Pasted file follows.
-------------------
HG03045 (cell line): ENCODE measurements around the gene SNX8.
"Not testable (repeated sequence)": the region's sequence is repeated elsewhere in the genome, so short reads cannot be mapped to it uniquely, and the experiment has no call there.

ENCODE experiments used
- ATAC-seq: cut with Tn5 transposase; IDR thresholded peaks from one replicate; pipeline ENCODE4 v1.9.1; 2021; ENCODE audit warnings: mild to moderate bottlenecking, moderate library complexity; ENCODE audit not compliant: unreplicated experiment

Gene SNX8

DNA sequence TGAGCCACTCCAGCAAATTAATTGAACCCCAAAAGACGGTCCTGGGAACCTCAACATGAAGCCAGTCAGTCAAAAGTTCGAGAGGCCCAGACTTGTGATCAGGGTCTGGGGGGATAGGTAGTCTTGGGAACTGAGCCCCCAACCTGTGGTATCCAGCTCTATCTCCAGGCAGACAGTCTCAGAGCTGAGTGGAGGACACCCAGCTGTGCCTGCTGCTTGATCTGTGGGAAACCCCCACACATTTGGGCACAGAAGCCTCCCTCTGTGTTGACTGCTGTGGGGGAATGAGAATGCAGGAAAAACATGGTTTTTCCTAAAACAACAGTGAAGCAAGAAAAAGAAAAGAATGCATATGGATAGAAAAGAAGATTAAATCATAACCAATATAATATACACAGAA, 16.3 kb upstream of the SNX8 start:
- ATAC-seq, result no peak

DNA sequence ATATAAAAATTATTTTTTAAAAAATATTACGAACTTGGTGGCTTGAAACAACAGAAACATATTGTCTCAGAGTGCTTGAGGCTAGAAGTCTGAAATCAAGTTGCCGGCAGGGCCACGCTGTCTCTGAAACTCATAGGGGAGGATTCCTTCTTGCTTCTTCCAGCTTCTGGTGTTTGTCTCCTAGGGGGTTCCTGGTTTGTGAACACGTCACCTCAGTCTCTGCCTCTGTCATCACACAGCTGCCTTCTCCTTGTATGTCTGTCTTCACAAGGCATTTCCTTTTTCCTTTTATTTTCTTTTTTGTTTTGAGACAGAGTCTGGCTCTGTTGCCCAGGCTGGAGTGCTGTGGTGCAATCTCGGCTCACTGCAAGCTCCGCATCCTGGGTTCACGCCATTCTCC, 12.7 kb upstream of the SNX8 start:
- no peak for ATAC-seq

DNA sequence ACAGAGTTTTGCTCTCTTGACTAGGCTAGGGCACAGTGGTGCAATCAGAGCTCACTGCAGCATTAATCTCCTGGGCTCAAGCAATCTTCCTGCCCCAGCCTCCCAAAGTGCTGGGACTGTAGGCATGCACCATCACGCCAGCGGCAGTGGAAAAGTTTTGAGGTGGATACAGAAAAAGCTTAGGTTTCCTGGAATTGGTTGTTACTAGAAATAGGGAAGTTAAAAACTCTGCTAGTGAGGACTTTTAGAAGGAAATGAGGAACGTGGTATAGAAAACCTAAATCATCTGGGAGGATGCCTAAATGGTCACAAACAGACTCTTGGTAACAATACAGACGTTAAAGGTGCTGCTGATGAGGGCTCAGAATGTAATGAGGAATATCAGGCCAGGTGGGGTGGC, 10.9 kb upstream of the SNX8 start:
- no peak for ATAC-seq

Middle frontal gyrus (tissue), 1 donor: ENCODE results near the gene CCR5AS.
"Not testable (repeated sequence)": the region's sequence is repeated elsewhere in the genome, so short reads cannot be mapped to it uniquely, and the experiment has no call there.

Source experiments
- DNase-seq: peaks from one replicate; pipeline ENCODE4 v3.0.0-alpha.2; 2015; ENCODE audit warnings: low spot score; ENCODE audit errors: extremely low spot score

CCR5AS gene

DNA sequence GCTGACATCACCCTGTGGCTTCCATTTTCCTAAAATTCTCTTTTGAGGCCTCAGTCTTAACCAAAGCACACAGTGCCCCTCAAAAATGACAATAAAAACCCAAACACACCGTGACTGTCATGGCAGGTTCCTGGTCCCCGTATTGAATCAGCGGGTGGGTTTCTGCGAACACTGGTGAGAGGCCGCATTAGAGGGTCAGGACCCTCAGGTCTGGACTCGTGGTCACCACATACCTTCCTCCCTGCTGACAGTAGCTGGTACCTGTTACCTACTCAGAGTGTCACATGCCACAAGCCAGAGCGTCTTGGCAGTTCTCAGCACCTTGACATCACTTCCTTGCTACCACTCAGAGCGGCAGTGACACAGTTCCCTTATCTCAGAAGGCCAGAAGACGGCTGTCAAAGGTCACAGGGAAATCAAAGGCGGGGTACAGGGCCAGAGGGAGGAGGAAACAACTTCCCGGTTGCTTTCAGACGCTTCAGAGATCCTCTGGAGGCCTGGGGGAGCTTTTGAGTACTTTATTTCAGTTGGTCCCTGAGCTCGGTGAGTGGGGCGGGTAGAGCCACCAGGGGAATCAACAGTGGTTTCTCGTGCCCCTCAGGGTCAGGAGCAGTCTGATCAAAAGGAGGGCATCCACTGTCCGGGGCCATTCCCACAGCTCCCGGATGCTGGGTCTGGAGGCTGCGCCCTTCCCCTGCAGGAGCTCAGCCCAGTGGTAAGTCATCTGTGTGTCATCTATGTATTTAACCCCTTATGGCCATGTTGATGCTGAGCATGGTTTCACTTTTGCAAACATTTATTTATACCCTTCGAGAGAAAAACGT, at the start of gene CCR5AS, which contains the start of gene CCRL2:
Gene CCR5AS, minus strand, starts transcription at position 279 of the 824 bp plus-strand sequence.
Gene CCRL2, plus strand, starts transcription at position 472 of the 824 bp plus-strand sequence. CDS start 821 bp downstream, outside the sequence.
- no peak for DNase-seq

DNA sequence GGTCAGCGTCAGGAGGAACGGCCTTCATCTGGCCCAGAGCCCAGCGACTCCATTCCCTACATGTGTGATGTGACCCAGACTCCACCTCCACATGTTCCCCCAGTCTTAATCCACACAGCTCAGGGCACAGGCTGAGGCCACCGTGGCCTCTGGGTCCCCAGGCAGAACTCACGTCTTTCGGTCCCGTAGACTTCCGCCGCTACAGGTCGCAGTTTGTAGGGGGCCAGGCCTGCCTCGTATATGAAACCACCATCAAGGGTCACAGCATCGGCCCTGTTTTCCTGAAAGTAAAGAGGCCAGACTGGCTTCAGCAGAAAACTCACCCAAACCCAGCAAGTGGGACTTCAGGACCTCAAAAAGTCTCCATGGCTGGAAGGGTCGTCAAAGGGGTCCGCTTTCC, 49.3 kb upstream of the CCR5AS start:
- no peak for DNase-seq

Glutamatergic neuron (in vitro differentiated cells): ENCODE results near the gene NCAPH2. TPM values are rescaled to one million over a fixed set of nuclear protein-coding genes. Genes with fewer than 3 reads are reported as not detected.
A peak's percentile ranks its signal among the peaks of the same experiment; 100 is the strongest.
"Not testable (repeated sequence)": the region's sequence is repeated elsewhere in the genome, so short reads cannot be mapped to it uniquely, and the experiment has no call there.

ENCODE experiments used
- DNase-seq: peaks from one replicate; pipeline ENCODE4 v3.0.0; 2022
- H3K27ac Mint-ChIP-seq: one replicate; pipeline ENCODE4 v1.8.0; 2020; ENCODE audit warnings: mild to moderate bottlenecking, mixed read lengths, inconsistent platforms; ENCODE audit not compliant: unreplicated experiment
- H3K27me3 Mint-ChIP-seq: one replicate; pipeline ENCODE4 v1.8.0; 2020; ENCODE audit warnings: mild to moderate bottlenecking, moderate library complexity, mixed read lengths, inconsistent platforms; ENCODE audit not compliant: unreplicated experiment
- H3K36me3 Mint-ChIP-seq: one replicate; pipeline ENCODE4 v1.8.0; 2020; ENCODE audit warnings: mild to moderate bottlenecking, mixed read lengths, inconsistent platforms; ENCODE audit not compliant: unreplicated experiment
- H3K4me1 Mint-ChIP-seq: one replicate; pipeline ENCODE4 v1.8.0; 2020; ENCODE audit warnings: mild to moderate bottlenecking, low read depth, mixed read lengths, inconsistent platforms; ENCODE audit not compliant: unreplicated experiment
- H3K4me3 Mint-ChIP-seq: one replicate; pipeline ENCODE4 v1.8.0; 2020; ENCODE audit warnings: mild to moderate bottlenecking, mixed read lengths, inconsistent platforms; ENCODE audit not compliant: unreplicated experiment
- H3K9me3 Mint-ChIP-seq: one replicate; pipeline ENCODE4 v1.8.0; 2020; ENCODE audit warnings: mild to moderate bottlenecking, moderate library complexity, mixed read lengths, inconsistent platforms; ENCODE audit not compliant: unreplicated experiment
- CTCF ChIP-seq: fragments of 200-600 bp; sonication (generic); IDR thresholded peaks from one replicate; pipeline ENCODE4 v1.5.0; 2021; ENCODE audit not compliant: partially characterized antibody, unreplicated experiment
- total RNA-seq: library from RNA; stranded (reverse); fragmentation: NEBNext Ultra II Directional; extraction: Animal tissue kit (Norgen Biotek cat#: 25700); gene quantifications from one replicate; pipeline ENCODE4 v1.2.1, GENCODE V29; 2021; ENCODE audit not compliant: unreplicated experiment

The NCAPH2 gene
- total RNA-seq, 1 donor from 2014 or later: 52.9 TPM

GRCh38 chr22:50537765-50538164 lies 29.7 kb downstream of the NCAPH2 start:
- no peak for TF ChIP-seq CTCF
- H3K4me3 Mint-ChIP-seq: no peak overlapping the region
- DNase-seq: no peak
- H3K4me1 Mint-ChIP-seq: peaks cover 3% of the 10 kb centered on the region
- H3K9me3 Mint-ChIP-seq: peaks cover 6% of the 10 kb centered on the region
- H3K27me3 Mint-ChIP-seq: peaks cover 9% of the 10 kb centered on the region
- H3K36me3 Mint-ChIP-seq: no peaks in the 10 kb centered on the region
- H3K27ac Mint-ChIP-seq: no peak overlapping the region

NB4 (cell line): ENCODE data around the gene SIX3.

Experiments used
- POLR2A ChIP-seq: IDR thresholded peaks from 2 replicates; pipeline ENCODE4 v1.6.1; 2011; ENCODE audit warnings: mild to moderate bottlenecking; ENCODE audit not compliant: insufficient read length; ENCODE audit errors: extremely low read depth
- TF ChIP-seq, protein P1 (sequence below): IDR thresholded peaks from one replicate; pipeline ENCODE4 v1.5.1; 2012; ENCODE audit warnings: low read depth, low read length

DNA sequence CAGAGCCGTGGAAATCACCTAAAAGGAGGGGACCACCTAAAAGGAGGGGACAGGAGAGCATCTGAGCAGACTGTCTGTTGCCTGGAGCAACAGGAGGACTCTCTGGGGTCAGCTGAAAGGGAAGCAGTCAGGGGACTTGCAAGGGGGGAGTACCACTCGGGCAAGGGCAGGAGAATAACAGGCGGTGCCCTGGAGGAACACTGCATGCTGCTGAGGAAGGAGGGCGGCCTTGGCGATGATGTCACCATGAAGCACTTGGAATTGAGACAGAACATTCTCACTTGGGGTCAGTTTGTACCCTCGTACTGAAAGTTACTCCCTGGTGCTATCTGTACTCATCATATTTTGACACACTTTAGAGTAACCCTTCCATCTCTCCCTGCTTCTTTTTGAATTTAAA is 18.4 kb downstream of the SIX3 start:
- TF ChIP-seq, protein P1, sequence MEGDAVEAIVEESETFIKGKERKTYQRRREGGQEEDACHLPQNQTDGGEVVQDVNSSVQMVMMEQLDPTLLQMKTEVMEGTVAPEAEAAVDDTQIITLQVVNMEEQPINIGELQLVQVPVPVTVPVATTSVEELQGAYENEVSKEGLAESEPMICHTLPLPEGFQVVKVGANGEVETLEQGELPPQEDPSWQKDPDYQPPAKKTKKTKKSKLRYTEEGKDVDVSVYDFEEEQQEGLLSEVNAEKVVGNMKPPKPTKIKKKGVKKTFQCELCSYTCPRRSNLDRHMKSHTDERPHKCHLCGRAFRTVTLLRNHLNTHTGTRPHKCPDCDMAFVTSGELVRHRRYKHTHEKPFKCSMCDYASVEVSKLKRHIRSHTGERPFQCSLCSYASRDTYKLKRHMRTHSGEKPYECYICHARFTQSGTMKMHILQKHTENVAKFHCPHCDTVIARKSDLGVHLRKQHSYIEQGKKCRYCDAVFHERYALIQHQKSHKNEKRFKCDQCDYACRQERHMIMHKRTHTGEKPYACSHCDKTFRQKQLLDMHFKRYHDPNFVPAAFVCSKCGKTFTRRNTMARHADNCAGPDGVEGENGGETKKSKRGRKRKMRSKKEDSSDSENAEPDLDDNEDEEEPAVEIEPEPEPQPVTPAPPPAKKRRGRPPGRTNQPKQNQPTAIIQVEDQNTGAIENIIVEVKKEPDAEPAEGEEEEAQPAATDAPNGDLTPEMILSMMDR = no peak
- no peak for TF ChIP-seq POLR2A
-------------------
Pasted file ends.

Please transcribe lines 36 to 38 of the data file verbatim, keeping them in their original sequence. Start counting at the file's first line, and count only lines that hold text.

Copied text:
The NCAPH2 gene
- total RNA-seq, 1 donor from 2014 or later: 52.9 TPM

GRCh38 chr22:50537765-50538164 lies 29.7 kb downstream of the NCAPH2 start: